Keep in mind: If you’re self-employed or currently out of a job, qualifying for a mortgage is still a possibility. You may have to jump through some extra hoops, though.

4. Down Payment

Your down payment is a percentage of the purchase price that you’ll pay upfront when you close on a home. The bigger your down payment, the smaller your loan amount will be and the less you’ll pay to your mortgage lender each month.

Minimum down payment requirements range from zero down on some government-backed loans to as much as 10% down, or even more, on jumbo loans. You can apply for down payment assistance to potentially get help with your down payment and/or closing costs.

5. Closing Costs

Closing costs are fees that cover various expenses associated with the completion of your real estate transaction. The buyer and seller both typically pay closing costs, but you as the buyer may be able to negotiate with the seller to have them pay a portion of your closing fees.

Fees typically associated with closing costs include title insurance, appraisal fees, home inspection fees, loan origination fees and attorney fees. You can expect to pay 3% – 6% of the loan amount in closing costs unless the seller agrees to pitch in on the amount you owe.

6. Mortgage Lender And Loan Type

Critical to buying any home is picking the right mortgage lender and loan type for your situation. When deciding on a lender, you’ll want to see what they can offer you based on your financial standing. Along with finding out the interest rate and loan term you can expect, consider reading online reviews about a lender’s customer service. Or maybe reach out to friends and family members for recommendations on a lender.

The best lender for your needs will depend in part on the loan programs they offer. When exploring various home loan options, be sure to research who’s an eligible borrower, down payment and credit score requirements, and the interest rates commonly associated with this type of loan (either high or low). Also check to see whether you’re a better candidate for an adjustable-rate or fixed-rate mortgage.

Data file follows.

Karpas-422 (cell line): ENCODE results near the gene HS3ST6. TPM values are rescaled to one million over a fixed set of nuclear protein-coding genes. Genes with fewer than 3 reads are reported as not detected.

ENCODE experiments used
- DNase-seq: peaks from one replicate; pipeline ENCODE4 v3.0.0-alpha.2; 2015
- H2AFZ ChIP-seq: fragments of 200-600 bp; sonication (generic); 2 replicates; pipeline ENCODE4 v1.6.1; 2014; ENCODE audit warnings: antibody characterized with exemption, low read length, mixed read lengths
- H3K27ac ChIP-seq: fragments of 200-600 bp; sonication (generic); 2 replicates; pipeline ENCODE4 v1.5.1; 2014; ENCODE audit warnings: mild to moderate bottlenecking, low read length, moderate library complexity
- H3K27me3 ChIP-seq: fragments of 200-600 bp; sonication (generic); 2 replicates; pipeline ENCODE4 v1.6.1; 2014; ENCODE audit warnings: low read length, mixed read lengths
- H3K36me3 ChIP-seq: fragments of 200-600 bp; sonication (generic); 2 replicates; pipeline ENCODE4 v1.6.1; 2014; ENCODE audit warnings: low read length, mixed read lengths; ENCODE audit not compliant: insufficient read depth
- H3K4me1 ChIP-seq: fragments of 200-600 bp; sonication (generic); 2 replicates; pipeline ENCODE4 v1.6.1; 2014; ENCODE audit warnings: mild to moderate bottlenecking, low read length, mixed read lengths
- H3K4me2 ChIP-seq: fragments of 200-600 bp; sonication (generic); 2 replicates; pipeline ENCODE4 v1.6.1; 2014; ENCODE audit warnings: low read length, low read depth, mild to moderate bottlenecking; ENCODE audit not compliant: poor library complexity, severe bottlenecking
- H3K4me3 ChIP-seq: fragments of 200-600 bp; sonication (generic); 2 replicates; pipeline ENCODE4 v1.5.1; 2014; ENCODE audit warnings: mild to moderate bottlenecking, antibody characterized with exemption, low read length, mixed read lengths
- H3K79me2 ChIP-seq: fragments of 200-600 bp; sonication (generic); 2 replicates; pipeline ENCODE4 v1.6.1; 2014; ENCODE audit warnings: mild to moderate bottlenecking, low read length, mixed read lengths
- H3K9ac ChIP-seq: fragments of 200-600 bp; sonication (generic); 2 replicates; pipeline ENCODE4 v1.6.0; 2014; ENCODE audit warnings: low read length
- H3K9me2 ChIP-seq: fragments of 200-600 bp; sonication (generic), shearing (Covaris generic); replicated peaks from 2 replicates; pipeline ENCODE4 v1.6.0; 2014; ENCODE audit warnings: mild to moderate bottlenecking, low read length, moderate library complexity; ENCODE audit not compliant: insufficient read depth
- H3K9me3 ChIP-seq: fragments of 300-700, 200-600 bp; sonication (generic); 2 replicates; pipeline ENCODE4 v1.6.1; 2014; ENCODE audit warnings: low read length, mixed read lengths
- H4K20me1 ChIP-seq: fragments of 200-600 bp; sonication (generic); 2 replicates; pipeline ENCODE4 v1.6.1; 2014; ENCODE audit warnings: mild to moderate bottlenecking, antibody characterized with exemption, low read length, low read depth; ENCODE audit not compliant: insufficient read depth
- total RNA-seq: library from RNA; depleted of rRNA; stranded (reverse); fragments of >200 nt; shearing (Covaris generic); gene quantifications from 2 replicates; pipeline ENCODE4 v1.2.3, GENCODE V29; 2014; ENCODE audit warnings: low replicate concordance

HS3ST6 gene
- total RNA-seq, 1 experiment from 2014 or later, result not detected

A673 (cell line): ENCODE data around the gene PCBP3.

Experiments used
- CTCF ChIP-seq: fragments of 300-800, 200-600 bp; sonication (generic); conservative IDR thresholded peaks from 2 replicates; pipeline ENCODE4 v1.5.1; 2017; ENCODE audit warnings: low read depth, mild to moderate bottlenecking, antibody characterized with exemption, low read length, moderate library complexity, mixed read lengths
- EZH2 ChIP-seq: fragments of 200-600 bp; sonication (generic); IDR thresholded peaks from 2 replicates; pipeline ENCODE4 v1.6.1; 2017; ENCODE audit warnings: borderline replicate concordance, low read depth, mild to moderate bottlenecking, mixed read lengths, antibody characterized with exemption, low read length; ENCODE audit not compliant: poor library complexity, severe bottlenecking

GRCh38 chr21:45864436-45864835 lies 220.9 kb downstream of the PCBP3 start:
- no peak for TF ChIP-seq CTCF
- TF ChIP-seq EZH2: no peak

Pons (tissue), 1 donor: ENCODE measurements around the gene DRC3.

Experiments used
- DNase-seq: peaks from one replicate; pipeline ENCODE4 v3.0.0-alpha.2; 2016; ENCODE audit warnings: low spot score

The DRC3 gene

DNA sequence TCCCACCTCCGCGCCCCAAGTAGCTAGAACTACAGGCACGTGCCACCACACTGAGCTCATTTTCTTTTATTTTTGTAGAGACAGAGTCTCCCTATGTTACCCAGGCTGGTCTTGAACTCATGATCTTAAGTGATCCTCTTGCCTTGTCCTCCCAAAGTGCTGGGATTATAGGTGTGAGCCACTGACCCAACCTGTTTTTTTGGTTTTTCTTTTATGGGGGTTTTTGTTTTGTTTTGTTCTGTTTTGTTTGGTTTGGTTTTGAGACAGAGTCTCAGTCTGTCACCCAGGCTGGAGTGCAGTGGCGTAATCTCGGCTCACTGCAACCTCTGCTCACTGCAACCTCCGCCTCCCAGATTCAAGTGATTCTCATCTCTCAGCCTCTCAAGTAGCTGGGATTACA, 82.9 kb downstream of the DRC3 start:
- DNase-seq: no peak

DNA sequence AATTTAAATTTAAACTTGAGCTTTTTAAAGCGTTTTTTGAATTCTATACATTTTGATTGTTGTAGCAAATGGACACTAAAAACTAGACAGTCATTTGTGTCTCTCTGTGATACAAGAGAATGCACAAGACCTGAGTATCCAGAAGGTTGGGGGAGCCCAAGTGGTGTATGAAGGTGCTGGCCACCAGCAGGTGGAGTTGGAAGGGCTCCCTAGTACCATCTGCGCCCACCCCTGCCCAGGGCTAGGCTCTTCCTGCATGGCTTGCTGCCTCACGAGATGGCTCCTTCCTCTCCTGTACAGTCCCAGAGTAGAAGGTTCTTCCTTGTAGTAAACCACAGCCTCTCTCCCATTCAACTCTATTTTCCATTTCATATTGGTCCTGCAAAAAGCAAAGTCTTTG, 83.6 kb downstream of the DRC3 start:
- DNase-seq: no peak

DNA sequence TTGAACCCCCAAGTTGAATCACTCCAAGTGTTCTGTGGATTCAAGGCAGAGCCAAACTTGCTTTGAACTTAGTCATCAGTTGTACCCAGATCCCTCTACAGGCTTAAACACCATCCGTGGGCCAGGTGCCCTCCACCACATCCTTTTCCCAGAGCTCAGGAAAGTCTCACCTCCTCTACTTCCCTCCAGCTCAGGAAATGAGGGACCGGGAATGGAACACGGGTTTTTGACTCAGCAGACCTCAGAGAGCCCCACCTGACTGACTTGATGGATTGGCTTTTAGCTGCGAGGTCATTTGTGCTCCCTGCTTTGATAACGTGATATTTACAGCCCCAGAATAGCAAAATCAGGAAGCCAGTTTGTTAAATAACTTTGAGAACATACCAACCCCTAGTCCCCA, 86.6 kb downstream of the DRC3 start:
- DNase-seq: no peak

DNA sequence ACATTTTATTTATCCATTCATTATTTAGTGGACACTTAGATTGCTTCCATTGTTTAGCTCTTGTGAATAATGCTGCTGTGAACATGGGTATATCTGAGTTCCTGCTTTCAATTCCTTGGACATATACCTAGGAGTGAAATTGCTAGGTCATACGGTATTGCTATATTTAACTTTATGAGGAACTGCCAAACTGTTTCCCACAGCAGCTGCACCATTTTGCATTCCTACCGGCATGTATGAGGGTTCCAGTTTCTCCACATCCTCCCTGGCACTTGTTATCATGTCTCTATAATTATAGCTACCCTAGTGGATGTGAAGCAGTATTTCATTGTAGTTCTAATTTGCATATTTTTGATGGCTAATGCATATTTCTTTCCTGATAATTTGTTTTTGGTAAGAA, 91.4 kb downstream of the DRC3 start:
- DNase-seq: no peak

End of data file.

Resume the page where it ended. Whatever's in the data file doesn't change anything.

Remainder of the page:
Types Of Loans

The loan type you choose will depend on various factors. Here are three of the most common loan options.

  • Conventional loans: A conventional loan is backed by Fannie Mae or Freddie Mac, rather than directly by the federal government, and may allow for a down payment as low as 3% of the purchase price. To avoid private mortgage insurance (PMI), however, you’ll need to put down at least 20%.
  • FHA loans: Backed by the Federal Housing Administration, an FHA loan offers a relaxed credit score requirement relative to a conventional loan. With a credit score of just 580, you’ll make a down payment of only 3.5%. With a credit score between 500-579, you’ll need to make a 10% minimum down payment.
  • VA loans: A VA loan is backed by the U.S. Department of Veterans Affairs and is specifically for active-duty service members, veterans, surviving spouses, and National Guard and U.S. Army Reserve members who all meet certain requirements for eligibility. VA loans come with no down payment requirement and typically have a slightly lower interest rate compared to conventional loans.

7. Mortgage Preapproval

While not technically a requirement for buying a home, getting an initial mortgage approval – often known as a mortgage preapproval – is of the utmost importance. With this approval, a lender lets you know how much house you can afford after they’ve looked at your credit score, income and some other financial information. An initial approval is highly recommended because it shows sellers that you’re serious about buying and have the financial backing to purchase a home up to a certain amount.